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Hidden Gems from the locals
ATV Tours – Features all terrain vehicles on trails through the bush and onto the beach.
Surfing – Named by National Geographic as one of the top 20 surf towns in the world, the area has easy access for all levels, consistent surf with long beach breaks both left and right.
Canopy Tours – Nosara has one of the longest canopy rides of its kind in the world with over eleven kilometers of twenty-one, double lined runs.
Hiking The Nosara Biological Reserve has thirty-five hectares of flora and fauna on the south side of the Nosara River. There are monkeys, coatis, armadillos, deer, wildcats, and 270 species of birds that can be seen from jungle paths that run right to the beach.
Turtles The Ostional Wildlife Refuge borders Nosara and is the largest Ridley turtle nesting site in the world where thousands of Ridley’s crawl up the beaches to lay their eggs.
Kayaking – Kayak tours go down the Nosara River to the ocean with jungle wildlife on display all along the way.
Eat Like a Local
La Luna – The only beachfront dining in the area has wonderful ambiance and decor, serving freshly caught fish and old world, brick oven pizza.
La Dolce Vita offers Authentic Italian cuisine cooked with freshly caught Costa Rican fish, excellent pasta, and a specialty, truffle sauce ravioli.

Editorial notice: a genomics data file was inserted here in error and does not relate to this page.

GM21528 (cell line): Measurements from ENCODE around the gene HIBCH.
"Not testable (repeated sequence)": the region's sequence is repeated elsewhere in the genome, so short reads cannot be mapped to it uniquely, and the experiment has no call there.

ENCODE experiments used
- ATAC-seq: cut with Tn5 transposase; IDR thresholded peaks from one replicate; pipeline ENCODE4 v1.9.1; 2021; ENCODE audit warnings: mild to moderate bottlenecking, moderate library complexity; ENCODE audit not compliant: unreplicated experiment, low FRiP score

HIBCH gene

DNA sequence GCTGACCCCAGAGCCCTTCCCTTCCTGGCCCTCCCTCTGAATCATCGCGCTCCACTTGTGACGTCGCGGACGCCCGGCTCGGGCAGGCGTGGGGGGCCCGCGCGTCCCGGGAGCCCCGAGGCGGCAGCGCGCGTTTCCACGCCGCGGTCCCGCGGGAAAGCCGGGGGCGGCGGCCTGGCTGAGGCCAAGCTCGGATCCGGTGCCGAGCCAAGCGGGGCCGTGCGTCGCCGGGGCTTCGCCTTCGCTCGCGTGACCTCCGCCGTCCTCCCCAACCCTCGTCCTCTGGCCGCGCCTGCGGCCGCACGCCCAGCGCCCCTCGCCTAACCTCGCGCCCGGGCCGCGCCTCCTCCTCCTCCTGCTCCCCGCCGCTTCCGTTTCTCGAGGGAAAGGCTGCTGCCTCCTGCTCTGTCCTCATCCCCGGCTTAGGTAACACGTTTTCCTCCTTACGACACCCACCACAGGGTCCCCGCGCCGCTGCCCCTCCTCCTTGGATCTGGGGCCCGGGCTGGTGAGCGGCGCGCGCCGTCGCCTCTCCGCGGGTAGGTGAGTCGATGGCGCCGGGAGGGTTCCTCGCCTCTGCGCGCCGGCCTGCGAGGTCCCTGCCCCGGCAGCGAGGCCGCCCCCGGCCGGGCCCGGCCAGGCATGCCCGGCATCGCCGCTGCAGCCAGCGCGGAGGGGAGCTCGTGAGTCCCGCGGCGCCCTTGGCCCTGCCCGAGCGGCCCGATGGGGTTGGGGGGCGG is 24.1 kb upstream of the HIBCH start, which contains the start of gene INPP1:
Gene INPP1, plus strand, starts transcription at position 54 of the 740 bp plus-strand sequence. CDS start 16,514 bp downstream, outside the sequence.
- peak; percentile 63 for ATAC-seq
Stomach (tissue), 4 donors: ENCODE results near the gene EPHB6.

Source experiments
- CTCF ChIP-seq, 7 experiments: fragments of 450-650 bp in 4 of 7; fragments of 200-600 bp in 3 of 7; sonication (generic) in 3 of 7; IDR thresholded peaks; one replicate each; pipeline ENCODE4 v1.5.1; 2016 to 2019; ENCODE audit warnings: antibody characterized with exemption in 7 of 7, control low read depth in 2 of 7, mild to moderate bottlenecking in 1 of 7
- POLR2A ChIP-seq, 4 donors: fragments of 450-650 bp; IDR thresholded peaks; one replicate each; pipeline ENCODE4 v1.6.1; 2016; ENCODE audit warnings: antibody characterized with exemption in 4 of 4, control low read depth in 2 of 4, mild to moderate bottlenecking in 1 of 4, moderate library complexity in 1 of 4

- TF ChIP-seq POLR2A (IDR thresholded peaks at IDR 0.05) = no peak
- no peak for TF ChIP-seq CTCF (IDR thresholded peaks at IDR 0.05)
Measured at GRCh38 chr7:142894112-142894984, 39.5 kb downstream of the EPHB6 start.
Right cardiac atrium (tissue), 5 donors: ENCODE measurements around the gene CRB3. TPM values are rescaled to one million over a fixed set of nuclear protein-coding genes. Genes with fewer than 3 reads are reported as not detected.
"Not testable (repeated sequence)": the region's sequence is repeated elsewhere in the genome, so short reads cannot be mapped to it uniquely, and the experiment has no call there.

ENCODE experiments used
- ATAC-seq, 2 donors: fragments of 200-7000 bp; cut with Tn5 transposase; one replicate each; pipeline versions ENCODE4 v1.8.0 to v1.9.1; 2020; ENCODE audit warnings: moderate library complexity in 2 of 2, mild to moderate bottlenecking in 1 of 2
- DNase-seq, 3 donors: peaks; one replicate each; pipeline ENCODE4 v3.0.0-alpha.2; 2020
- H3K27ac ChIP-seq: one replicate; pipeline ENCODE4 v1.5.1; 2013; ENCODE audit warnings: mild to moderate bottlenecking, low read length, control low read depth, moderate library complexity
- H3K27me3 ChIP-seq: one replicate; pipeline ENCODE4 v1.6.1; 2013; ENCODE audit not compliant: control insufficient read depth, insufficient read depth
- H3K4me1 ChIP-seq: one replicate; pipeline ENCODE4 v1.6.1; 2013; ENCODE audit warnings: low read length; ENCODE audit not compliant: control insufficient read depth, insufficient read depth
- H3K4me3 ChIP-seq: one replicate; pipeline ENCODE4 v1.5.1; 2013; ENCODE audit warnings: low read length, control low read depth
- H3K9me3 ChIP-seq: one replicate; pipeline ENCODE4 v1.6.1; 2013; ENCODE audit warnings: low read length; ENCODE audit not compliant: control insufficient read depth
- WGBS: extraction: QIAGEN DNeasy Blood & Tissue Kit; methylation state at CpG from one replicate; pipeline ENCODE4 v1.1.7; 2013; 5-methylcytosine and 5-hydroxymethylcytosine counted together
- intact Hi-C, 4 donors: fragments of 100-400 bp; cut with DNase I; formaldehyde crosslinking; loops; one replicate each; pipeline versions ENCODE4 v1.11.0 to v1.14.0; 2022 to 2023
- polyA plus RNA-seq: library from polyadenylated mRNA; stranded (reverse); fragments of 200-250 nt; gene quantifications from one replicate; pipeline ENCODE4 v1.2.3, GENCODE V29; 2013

Burgers and Beer – Delicious selections of angus beef burgers, potato- based bread, fresh organic vegetables, and sandwiches made from locally-caught fish, plus a portobello mushroom burger for vegetarians.
El Chivo Cantina At Playa Palada, El Chivo has great Mexican food, is casual, and fun.
Rosi’s Soda Tica Tica – cook, Rosi, prepares meals in an open kitchen at Playa Guiones. Enjoy a breakfast of banana pancakes or huevos rancheros.
Costa Rica Like It Once Was
The Nosara region of Costa Rica on the Nicoya Peninsula, about 100 miles west of the capital, San Jose, is like a different world. Quiet and remote, the area sits between the popular and heavily-developed beach towns of Playa Samara and Playa Tamarindo. The small Tico village of Nosara remains traditional, having lost little of its charming flavor to the ravages of tourism, a sleepy little town with one stoplight.
In the conservation zone, along the shoreline, development is prohibited for 200 yards from the high-tide line, preserving nature and preventing the proliferation of beach bars and chain hotels. Tourist accommodations and entertainment are located inland of this buffer zone.
Most of the region’s tourism is oriented towards surfing and yoga, which has brought sophisticated health-conscious tourists and expats from all over the world.
As one of Costa Rica’s earliest expatriate communities, the area has excellent international academies for kids, plentiful health food and yoga, superior surfing along the beach, and an enviable lifestyle surrounded by nature. Nosara is considered by many as the perfect place to relocate abroad.
“People who pioneered the area wanted it to be mostly undeveloped, self-preserving, and safe. The region has almost no crime or big hotels, which is a big reason why we came to the Kalia Living Community.”